In a unique and frankly hazardous collaboration, seven choreographers, three composers, three artists and two of Britain’s greatest cultural institutions have worked together to interpret a trio of Titian’s mythological paintings. The final project for The Royal Ballet’s outgoing artistic director, Monica Mason, it is also one of her most creatively ambitious.
Carlos Acosta, Leanne Benjamin and Edward Watson in Machina from Metamorphosis Titian 2012 at the Royal Opera House, London Photo: Tristram Kenton
Taking their cues from Titian’s Diana and Actaeon, Diana and Callisto and The Death of Actaeon, whose collective subject revolves around the huntsman Actaeon’s fate after accidentally coming across the goddess Diana while she is bathing, the choreographers have responded in a variety of ways. In Machina, Wayne McGregor and Kim Brandstrup take the route of greatest abstraction, allowing their dancers to be dwarfed by Conrad Shawcross’ enormous robot - a tripod resembling the Martian death rays in War of the Worlds - whose ‘eye’ sweeps up, down and around the stage. To Nico Muhly’s delicately-drawn quasi-Baroque music, the cream of the Royal Ballet deliver a series of duets, solos and pas de trois of variable quality. You can hear the slap of flesh as Leanne Benjamin is thrown from Edward Watson into Carlos Acosta in the most impressive pas de trois but the choreography is underwhelming and ultimately, it is the robot’s ballet.
Trespass, by Alastair Marriott and Christopher Wheeldon, may also be abstract but is an altogether different affair. Against designer Mark Wallinger’s curvilinear reflective Perspex wall, young men move in gymnastic synchronicity to Mark-Anthony Turnage’s jolly, prancing score before Beatriz Stix-Brunell blazes on like a meteor and engages in the first of a sequence of stunning pas de deux whose slow curls and contoured contortions require exquisite poise and balance. Responding to the choreography, Sarah Lamb and Melissa Hamilton, Nehemiah Kish and Steven McRae push the limits of the body’s flexibility to the max. Wheeldon and Marriott create a series of incredibly inventive lifts that owe as much to yoga as to dance, as well as injecting the occasional flash of humour. A wonderful and expressive ballet.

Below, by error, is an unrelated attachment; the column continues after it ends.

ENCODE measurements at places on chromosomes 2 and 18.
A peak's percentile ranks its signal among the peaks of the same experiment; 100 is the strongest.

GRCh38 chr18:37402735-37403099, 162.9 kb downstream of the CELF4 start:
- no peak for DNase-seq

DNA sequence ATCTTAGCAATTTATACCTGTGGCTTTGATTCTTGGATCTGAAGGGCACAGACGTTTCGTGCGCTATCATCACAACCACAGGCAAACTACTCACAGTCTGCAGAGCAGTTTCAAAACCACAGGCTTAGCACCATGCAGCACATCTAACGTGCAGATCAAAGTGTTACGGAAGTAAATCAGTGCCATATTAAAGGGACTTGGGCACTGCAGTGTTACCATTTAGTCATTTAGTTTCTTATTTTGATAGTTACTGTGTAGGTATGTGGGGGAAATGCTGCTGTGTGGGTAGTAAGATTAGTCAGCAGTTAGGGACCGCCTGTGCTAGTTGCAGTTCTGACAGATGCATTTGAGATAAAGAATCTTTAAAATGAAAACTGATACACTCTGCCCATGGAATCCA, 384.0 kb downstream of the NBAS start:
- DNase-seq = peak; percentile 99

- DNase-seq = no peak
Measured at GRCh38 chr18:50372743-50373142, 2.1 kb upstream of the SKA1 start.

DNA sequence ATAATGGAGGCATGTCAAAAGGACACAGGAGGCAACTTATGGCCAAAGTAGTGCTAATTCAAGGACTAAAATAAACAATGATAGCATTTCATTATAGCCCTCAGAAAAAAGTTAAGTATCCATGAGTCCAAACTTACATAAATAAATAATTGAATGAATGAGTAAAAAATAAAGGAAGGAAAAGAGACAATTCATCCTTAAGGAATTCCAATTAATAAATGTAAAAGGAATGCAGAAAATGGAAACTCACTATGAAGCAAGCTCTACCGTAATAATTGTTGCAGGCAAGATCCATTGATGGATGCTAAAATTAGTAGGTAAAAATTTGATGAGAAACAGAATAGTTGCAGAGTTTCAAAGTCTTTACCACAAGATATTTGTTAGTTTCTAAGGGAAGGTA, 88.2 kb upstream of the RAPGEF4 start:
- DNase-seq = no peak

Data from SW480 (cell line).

Finally, Chris Ofili’s vibrant jungle designs and costumes plunge the narrative ballet Diana and Actaeon right into the heart of a Ballet Russes pastiche. A trio of choreographers working on individual sequences convey the story as Federico Bonelli’s Actaeon, smitten by the sight of a ‘naked’ Diana (Marianela Nunez) is seduced, transformed and abandoned by her to the dreadful fate of being torn apart by his own hounds. Jonathan Dove’s music, with sterling contributions from singers Kim Sheehan and Andrew Rees, incorporates the repeated motif of a hunting horn that often accompanies the pack of hounds, conjured by Ofili’s dog masks held at arms’ length rather than worn. There is more than a touch of Fokine in its colourful exoticism and a strong hint of Stravinsky’s Firebird in Nunez’s Diana, who conveys a real sense of an implacable goddess. The corps of nymphs moving and swaying like a protective phalanx of bodyguards around her is superb.